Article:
Crick or Creek?

  • Creek: The sound a door may make when it needs lubrication.
  • Crick: A small body of flowing water, not to be confused with a River.

This is the fact, Jack. Where I grew up, there is a very distinct difference between the two.

About John

John is a native of Michigan, the Great Lakes State, he is 56 years young and retired. I've been using WordPress since 2000 with various websites both self-hosted and the WP.com side. Thanks for visiting my website!

4 Responses

  1. And then there is rill and brook and many more for water. Your post is an example of why standardized tests are culturally biased which is something the white establishment in education seems unable to understand. Miami Dade County is now 80% minority and 55% foreign born. Just geographically speaking few would know what a creek, crick or rill is. Some might know brook but anything else beside stream would be unknown. If the test answer was “wrench” , Caribbean English calls that a “spinner” and they would certainly not know “wrench” my back or understand why the word means two different unrelated things. Native born would not know “autumn” as neither would speakers of Caribbean English as that is “fall”.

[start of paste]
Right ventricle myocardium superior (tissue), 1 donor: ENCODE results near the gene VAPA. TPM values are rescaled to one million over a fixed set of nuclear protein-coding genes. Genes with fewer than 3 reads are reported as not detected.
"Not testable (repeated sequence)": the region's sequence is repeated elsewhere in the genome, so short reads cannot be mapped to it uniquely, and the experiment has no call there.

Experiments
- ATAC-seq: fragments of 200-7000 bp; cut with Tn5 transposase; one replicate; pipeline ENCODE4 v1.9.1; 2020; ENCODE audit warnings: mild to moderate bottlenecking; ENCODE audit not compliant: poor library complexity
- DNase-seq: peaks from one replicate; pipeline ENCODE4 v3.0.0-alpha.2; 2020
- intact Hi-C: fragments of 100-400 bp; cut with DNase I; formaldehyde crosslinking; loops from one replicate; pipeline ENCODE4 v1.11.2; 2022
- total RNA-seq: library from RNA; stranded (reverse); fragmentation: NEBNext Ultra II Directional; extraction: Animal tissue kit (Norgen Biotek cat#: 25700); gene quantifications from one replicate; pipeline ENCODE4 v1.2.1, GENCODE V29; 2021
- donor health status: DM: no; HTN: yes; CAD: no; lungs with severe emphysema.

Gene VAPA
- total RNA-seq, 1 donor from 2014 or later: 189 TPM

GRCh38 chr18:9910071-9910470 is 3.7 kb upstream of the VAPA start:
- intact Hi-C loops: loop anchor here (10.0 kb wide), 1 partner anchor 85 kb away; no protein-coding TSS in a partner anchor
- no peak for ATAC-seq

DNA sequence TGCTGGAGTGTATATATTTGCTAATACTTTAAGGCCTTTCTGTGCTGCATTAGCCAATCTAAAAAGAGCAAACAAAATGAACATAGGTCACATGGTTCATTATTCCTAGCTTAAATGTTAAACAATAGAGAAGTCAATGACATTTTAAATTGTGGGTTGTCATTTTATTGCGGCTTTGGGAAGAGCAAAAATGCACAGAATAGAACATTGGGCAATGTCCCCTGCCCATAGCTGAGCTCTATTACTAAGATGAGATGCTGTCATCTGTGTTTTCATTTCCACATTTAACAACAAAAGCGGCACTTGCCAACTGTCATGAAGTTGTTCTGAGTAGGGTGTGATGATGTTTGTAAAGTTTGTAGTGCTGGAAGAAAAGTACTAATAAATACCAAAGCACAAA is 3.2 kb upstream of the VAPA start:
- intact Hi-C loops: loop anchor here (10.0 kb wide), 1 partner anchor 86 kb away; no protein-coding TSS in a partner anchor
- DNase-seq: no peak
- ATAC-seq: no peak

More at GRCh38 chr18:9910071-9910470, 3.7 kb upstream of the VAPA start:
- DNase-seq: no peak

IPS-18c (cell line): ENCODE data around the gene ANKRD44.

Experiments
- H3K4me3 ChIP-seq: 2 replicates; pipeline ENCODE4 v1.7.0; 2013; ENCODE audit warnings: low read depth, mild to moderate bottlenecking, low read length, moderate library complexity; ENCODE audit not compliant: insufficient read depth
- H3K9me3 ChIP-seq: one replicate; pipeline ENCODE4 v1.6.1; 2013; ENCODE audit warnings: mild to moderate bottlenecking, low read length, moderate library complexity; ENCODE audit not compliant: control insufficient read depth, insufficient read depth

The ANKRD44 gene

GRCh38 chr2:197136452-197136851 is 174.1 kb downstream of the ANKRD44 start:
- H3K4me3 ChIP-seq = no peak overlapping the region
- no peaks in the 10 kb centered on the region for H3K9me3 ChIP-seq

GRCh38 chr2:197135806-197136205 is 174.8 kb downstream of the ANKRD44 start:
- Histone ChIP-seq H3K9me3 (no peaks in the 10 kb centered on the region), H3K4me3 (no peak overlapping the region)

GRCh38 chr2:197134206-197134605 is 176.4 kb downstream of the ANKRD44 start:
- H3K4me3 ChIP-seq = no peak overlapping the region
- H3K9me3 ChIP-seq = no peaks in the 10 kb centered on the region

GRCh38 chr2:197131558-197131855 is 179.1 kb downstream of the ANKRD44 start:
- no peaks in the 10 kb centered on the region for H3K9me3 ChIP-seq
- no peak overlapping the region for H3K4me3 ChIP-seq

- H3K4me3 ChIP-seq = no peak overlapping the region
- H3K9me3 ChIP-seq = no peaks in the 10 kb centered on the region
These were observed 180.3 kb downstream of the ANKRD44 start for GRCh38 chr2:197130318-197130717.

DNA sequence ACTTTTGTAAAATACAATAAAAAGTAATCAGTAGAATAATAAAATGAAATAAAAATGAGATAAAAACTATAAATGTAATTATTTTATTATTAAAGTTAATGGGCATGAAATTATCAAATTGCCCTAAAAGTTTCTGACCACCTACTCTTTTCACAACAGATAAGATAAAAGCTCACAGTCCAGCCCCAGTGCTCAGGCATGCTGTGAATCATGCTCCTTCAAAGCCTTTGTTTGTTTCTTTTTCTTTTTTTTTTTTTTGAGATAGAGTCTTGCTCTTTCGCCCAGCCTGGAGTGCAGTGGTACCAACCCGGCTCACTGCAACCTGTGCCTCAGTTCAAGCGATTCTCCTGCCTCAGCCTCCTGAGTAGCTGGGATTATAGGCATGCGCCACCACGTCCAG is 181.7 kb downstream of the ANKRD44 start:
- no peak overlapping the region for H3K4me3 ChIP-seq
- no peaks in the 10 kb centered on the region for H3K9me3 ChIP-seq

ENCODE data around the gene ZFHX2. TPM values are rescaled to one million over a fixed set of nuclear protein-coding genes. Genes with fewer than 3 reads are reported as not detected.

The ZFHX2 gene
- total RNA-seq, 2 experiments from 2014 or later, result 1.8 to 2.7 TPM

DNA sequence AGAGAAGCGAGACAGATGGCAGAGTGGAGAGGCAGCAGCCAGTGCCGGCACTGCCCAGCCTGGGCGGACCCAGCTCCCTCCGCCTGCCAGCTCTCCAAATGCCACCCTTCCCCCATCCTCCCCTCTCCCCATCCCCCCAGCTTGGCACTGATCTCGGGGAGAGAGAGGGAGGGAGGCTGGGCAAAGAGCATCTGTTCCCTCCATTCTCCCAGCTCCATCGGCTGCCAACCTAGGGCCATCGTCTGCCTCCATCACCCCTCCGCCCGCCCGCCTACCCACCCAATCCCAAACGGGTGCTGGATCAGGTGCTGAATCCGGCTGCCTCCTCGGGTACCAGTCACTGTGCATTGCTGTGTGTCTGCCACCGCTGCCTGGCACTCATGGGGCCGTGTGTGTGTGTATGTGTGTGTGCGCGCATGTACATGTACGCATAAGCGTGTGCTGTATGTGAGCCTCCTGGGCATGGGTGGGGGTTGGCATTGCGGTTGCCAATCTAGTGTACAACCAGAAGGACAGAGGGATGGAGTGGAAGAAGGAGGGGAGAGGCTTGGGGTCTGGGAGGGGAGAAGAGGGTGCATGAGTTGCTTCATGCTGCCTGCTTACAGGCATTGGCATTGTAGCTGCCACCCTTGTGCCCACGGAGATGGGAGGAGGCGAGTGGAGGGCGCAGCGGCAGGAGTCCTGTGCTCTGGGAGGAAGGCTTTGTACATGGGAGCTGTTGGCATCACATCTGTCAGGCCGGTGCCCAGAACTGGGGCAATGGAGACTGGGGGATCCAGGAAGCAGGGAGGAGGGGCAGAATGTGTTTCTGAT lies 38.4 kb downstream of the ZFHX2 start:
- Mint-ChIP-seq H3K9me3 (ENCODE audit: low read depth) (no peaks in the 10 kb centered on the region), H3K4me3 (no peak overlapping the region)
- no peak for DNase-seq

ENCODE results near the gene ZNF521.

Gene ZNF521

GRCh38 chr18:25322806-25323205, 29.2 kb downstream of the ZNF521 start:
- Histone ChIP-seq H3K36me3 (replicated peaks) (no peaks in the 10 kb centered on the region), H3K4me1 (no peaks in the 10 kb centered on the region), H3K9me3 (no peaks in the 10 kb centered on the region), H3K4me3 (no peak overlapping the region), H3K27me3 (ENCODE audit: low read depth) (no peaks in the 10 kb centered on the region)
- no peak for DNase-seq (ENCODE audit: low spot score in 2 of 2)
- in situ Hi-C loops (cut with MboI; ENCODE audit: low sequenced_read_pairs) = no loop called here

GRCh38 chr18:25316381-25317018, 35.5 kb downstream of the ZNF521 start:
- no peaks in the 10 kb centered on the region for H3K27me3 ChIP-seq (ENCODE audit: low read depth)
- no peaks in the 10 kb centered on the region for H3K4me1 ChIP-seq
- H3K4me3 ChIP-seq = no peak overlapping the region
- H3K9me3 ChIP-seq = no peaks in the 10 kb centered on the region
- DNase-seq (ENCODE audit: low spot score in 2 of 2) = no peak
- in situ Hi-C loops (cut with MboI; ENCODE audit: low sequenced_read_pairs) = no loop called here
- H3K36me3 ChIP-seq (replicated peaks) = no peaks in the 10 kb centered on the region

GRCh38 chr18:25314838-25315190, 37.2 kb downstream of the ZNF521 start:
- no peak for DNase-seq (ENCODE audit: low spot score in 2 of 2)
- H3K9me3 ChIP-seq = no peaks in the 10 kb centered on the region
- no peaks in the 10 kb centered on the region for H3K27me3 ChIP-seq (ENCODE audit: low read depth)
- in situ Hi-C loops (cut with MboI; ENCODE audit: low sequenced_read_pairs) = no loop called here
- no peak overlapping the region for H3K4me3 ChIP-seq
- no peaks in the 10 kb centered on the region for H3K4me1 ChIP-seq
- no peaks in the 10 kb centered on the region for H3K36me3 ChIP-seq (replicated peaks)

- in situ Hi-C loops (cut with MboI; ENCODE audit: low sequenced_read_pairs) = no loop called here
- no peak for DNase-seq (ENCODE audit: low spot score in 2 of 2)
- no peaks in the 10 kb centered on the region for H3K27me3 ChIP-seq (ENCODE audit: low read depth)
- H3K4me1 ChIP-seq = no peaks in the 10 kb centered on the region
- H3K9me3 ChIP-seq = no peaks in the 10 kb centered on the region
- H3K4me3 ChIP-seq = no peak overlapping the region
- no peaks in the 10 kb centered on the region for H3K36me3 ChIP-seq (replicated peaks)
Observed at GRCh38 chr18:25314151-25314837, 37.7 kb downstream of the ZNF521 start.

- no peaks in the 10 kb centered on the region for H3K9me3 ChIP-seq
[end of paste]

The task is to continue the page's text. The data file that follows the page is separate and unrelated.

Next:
2. It was very confusing in my house because my father’s family was from Missouri, where it was a crick, and my mother’s family was from Scotland, then Colorado, where it was a creek. I bend toward creek myself.

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